Here’s a review of “The Next Day”, the album by David Bowie, which originally appeared in the May 2013 issue.
Aging has been a preoccupation of David Bowie since the very beginning. It’s a metamorphosis much slower than his lightning quick development in the 1970s, from Ziggy to Thin White Duke to Berlin, but one he’s been aware of all along. “Look out, you rock n’ rollers / Pretty soon now, you’re going to get older”, he sang in 1971, and following a heart attack whilst touring his 2003 record Reality, he must have felt another change was about due. He effectively retired for the next decade, his output dwindling to an occasional guest vocal, his legacy complete.
However, within seconds of the start of The Next Day, we’re aware that someone has put something pretty exciting in Bowie’s tea, because he sounds engaged, creative, eager to take risks. The album opens with the thumps and screeches of the titular The Next Day, the angular chops reminiscent of his single Fashion, Bowie’s voice wheedling, hectoring and growling. The second track is even better, deepening the feeling of a creative corner turned – Dirty Boys is a quacking New Orleans funeral march by way of Iggy Pop’s Nightclubbing.
Rather than the late-period cosiness of his previous three albums, where aping the style of his glory days aimed to remind the world of his relevance, The Last Day has an iconoclastic glee at tearing away bits of Bowie’s history and deconstructing them for nobler ends. Valentine’s Day builds a slice of ‘70s narrative pop from a Mick Ronson-esque crunchy guitar line and sha-la-la backing vocals, and (You Will) Set The World On Fire trips between punky rock and Bowie’s inherent pop sensibilities. Even the cover art takes the past and cheekily, unforgiveably, obliterates it with a square of nothingness – the past informing the present, but ultimately discarded.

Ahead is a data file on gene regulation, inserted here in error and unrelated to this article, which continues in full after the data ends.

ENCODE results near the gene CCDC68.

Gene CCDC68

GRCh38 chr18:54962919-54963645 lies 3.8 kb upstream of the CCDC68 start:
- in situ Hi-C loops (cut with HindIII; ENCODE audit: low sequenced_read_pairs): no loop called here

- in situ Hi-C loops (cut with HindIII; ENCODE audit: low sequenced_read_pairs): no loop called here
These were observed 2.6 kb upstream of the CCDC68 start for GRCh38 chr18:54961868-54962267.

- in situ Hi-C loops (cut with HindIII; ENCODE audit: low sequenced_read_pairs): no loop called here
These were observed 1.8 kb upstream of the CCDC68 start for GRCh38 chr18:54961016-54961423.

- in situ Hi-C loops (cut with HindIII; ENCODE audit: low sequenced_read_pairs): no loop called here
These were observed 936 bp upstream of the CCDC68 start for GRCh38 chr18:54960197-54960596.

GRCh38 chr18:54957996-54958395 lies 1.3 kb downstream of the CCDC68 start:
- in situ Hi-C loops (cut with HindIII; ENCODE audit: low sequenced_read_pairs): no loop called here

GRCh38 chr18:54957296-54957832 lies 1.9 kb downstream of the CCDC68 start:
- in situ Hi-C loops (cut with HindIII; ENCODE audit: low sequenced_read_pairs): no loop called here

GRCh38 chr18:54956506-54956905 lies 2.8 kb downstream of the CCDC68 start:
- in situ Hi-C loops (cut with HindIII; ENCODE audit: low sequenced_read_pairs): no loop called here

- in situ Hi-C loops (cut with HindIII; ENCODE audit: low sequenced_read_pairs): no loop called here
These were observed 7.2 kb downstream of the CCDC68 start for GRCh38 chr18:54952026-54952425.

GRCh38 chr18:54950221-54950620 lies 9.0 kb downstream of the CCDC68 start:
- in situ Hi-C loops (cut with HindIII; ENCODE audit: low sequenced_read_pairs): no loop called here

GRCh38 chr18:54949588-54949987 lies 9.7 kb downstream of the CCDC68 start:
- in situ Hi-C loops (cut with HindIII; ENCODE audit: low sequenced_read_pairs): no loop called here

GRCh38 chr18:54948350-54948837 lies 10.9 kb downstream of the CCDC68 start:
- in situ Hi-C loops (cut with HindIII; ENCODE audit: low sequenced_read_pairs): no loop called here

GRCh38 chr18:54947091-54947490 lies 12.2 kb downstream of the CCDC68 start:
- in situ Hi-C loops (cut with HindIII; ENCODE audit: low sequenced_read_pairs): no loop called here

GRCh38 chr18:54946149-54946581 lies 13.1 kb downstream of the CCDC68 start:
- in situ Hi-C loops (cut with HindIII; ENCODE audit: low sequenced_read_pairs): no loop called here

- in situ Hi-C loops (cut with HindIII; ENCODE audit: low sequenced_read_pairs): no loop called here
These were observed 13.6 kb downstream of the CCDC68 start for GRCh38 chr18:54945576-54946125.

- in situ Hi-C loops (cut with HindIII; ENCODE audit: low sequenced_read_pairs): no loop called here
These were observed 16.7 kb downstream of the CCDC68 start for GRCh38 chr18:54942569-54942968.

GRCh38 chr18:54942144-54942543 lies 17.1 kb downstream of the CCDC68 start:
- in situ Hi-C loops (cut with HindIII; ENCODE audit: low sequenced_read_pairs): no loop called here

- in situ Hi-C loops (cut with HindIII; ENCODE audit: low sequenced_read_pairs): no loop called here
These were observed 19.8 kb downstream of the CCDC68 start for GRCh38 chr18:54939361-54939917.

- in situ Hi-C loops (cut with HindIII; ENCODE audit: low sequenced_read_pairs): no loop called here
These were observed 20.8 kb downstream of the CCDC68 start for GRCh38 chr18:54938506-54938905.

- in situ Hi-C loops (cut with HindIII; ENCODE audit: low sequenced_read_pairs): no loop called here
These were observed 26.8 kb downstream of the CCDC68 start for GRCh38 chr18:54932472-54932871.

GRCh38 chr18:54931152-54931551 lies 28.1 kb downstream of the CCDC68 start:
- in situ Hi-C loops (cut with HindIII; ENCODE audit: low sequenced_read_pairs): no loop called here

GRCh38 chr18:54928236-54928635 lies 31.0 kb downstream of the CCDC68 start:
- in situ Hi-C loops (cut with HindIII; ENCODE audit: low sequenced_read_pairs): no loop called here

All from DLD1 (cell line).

Bowie’s lyrics here are dense with oblique imagery, even in the quieter moments – exemplified by Where Are We Now, a gorgeous, heart-aching ballad which echoes his experimental heights by namedropping Berlin landmarks. He seems to be once again drawing inspiration from his long-term hero and rival Scott Walker; most notably on Heat, the final track on the album which sees Bowie appropriating Walker’s haunted crooning. Walker found a way to turn his pop career into a vehicle for albums like The Drift – challenging, uncomfortable, explosive – and maybe Bowie is now ready to follow his lead.
You get the sense that Bowie needed to make this album – that old creative spark ignited in the face of becoming an institution, an influence, passive and inert. On the title track he snarls “Here I am, not quite dying / My body left to rot in a hollow tree”, and mortality hangs heavily over the album; his raging at the dying of the light giving him permission to follow his impulses. It’s this emotion that turns it from a late-career cash grab into something more vital.
Creativity is bound to wax and wane over a fifty year music career, and The Next Day is a cogent reminder that passion and invention aren’t solely the preserves of the up-and-coming. After a break from the album-tour-album cycle and a wander in the wilderness, Bowie sounds reinvigorated and alive – ready to try something new in a career that has seen so much change. Thrillingly, it suggests he isn’t finished yet, and there’s still an appetite there for turning and facing the strange.